108 Views |  Like

Paolo Pagani modernamente Classico

by Antonio Gesino

In the myth of Hercules, Omphale is the queen of Lydia, daughter of Iardanus and wife of King Tmulus. She takes over his kingdom after his death. The role of the Greek mythological hero, symbol of power and justice, is overturned once he puts himself at her service. He then wears the queen’s female clothes, spinning wool at her feet and indulging in the sensual pleasures of the flesh. This subject, which often recurs in Alexandrian and Roman literature and art, in Paolo Pagani’s painting (Castello Valsolda, 1655 – Milan, 1716) becomes a refined exercise in composition, where the exuberant anatomies of the characters exalt the ambiguity of the roles and the game of seduction, the subtle limit between pleasure and modesty.

In Ercole, Deianira e Nesso, the latter tries to kidnap the woman but the demigod kills him with an arrow poisoned by Hydra’s blood. “Collect my blood! It is a strong love potion,” whispers the centaur to the queen, but in fact it is poison. This subject exalts the power of violent passions, of deep impulses that often determine the choices of men beyond reasons.

An ideal theme for a profane subject in the late baroque season, which Rubens had also represented with junonic evidence, but which Paolo Pagani solves with soft plastic and colour sensitivity. The pair of paintings come from the Venetian collection Paolo Brugnera, and were exhibited in 1947 (as stated by a card on the back, lot 63) at the “First exhibition of ancient art in the private Venetian collections” as works by Sebastiano Ricci. Dating back to the very first years of his Venetian stay (1685 – 1690), and considered capital works of his training, by Alessandro Morandotti in particular, they are in close connection with the Guarigione del cieco (Healing of the Blind) (Turin, Savoy) and especially Semele e Giove (Semelae and Jupiter) (Brno Museum), evidence of a stylistic phase inspired by the examples of Pietro Liberi, Luca Giordano and Diamantini. The articulated and complex poses, the sensually mellow luminosity, the inclusion of glimpses of landscape and characters in the background, which give greater drama and movement to the scene, make these two canvases an exemplary testimony of Paolo Pagani’s ‘modern classical’.

Nel disegnare nasce l’arte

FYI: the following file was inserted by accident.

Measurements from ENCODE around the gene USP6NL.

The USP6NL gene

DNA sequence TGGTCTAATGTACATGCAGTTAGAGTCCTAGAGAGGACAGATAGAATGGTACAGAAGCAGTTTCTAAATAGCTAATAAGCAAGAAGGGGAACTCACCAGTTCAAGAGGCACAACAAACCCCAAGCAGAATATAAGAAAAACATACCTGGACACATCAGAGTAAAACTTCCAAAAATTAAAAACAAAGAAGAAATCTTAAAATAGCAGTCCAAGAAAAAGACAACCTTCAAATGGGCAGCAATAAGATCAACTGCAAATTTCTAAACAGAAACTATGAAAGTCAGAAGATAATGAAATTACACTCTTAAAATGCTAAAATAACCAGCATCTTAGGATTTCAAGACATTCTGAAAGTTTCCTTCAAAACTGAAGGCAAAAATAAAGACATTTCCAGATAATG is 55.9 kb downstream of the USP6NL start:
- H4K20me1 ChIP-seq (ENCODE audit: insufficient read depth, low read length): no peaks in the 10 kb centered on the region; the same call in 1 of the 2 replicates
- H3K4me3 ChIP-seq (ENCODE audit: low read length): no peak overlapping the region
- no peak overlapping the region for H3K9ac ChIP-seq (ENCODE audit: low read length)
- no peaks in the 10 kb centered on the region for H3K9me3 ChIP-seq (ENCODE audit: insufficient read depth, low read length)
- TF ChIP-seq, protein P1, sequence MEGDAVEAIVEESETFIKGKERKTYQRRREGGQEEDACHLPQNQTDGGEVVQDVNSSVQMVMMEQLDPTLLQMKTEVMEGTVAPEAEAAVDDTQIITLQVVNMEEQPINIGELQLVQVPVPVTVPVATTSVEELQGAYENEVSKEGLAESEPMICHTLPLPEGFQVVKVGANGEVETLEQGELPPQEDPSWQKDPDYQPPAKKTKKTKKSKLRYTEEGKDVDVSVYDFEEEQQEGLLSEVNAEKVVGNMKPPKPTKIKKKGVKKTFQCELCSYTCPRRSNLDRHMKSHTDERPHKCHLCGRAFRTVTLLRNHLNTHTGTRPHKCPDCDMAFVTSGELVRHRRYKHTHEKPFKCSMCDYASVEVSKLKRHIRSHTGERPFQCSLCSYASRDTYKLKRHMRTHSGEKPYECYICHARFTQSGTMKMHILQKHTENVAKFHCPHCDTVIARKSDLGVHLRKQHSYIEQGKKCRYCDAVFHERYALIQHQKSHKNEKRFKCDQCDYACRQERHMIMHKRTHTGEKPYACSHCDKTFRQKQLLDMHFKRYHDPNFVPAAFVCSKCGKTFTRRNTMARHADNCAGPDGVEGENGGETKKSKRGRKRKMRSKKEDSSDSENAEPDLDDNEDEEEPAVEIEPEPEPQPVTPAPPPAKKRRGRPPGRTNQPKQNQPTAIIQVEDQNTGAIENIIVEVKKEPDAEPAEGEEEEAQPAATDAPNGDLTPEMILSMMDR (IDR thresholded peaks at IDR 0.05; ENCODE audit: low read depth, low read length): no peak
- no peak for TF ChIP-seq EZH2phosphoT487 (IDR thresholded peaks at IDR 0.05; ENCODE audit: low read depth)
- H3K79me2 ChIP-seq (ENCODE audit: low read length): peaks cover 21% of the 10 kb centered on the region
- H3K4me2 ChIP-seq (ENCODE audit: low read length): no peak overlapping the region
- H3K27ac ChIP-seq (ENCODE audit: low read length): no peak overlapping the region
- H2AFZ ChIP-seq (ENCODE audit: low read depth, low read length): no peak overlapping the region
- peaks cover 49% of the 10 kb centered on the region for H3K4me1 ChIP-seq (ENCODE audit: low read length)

That Raphaellesque style that elevates drawing to the fundamental genesis of the artistic process acquires, with the students, a refined archaeological value – as in Raphael’s Lodges of 1519. An emblematic case comes from a precious work by Prospero Fontana (Bologna 1512 – Rome 1597), which in pre and post-Tridentine Rome – between decorative intent and public painting – became a meeting point between the Bolognese taste, Parmigianino, and the Tuscan-Roman manner of Perin del Vaga and Francesco Salviati.

He studied in Rome with Perin del Vaga. Here, in the Eternal City, Polidoro Caldara da Caravaggio was a fundamental example. The work that will be presented in the next auction of Ancient Paintings is a refined quotation of the painted frieze that decorates Palazzo Milesi in Rome depicting the Myth of Niobe. In Prospero, the frieze decoration by Polidoro becomes pure elegance and refinement and it almost foreshadows all the developments of Fontainebleau school.
The eclectic baroque exuberance of Pier Francesco Mola (Coldrerio 1612 – Rome 1666) combines with dynamic syncretism impressionistic modernity, classical solemnity, dark sensibility with Guercino, Mattia Preti and Salvator Rosa, finding a synthesis between Venetian influences, the chromatic flourishing of Pietro da Cortona – who added the great Roman baroque decoration – and southern darkness. The importance of the work that will be presented in the auction is in the attention that the artist dedicated to one of his most important commissions, namely the altarpiece now placed in the first chapel on the left of the Roman basilica dedicated to Saints Ambrogio and Carlo al Corso and made at the end of the sixties.

Giuseppe Cades’s decorative taste (Rome 1750 – 1799) is sublime, but not without a sort of intellectual irony combined with an extraordinary technical grace and capable of interpreting the sensitivity of the sixteenth century in the best possible way. The work that will be in the catalogue – datable between the eighth and ninth centuries of the eighteenth century – shows a neo-sixteenth-century inspiration approached with casual and lively style.